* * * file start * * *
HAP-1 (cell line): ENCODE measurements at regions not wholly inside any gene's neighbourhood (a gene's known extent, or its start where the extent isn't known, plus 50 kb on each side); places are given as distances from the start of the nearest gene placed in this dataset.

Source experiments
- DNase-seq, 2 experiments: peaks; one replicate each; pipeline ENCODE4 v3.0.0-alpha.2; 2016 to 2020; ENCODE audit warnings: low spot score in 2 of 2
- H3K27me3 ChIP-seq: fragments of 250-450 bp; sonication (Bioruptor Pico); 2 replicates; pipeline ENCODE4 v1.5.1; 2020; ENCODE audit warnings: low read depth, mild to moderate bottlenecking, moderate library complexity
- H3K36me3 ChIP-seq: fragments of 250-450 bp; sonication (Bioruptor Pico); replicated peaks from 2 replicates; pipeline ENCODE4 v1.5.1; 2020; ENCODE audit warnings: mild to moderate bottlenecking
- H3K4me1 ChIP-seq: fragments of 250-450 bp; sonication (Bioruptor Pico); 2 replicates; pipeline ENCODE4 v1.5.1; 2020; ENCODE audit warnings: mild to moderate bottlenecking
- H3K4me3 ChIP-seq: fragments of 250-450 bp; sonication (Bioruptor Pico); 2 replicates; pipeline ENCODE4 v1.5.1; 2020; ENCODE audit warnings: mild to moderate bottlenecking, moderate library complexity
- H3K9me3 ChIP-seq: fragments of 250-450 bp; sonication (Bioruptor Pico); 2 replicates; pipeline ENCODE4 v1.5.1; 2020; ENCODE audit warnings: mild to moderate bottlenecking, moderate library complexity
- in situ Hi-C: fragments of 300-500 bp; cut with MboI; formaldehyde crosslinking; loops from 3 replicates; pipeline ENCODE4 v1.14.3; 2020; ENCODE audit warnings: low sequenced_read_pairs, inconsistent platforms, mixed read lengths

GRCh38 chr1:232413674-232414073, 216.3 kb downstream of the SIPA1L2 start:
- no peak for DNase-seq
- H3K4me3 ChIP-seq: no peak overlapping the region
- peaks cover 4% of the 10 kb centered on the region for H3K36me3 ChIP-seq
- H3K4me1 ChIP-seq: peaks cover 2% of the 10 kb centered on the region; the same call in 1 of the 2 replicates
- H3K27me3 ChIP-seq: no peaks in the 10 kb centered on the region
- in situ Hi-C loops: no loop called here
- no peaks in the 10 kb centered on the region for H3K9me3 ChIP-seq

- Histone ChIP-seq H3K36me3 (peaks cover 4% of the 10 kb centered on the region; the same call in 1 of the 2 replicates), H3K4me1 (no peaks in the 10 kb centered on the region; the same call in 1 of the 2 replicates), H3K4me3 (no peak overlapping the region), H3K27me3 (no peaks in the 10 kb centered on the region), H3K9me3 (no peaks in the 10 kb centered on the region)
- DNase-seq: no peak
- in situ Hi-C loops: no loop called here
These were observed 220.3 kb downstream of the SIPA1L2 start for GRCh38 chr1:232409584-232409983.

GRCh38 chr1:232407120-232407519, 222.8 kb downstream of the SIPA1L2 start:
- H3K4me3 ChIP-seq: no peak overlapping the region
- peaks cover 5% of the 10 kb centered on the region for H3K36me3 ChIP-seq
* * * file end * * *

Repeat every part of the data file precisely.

HAP-1 (cell line): ENCODE measurements at regions not wholly inside any gene's neighbourhood (a gene's known extent, or its start where the extent isn't known, plus 50 kb on each side); places are given as distances from the start of the nearest gene placed in this dataset.

Source experiments
- DNase-seq, 2 experiments: peaks; one replicate each; pipeline ENCODE4 v3.0.0-alpha.2; 2016 to 2020; ENCODE audit warnings: low spot score in 2 of 2
- H3K27me3 ChIP-seq: fragments of 250-450 bp; sonication (Bioruptor Pico); 2 replicates; pipeline ENCODE4 v1.5.1; 2020; ENCODE audit warnings: low read depth, mild to moderate bottlenecking, moderate library complexity
- H3K36me3 ChIP-seq: fragments of 250-450 bp; sonication (Bioruptor Pico); replicated peaks from 2 replicates; pipeline ENCODE4 v1.5.1; 2020; ENCODE audit warnings: mild to moderate bottlenecking
- H3K4me1 ChIP-seq: fragments of 250-450 bp; sonication (Bioruptor Pico); 2 replicates; pipeline ENCODE4 v1.5.1; 2020; ENCODE audit warnings: mild to moderate bottlenecking
- H3K4me3 ChIP-seq: fragments of 250-450 bp; sonication (Bioruptor Pico); 2 replicates; pipeline ENCODE4 v1.5.1; 2020; ENCODE audit warnings: mild to moderate bottlenecking, moderate library complexity
- H3K9me3 ChIP-seq: fragments of 250-450 bp; sonication (Bioruptor Pico); 2 replicates; pipeline ENCODE4 v1.5.1; 2020; ENCODE audit warnings: mild to moderate bottlenecking, moderate library complexity
- in situ Hi-C: fragments of 300-500 bp; cut with MboI; formaldehyde crosslinking; loops from 3 replicates; pipeline ENCODE4 v1.14.3; 2020; ENCODE audit warnings: low sequenced_read_pairs, inconsistent platforms, mixed read lengths

GRCh38 chr1:232413674-232414073, 216.3 kb downstream of the SIPA1L2 start:
- no peak for DNase-seq
- H3K4me3 ChIP-seq: no peak overlapping the region
- peaks cover 4% of the 10 kb centered on the region for H3K36me3 ChIP-seq
- H3K4me1 ChIP-seq: peaks cover 2% of the 10 kb centered on the region; the same call in 1 of the 2 replicates
- H3K27me3 ChIP-seq: no peaks in the 10 kb centered on the region
- in situ Hi-C loops: no loop called here
- no peaks in the 10 kb centered on the region for H3K9me3 ChIP-seq

- Histone ChIP-seq H3K36me3 (peaks cover 4% of the 10 kb centered on the region; the same call in 1 of the 2 replicates), H3K4me1 (no peaks in the 10 kb centered on the region; the same call in 1 of the 2 replicates), H3K4me3 (no peak overlapping the region), H3K27me3 (no peaks in the 10 kb centered on the region), H3K9me3 (no peaks in the 10 kb centered on the region)
- DNase-seq: no peak
- in situ Hi-C loops: no loop called here
These were observed 220.3 kb downstream of the SIPA1L2 start for GRCh38 chr1:232409584-232409983.

GRCh38 chr1:232407120-232407519, 222.8 kb downstream of the SIPA1L2 start:
- H3K4me3 ChIP-seq: no peak overlapping the region
- peaks cover 5% of the 10 kb centered on the region for H3K36me3 ChIP-seq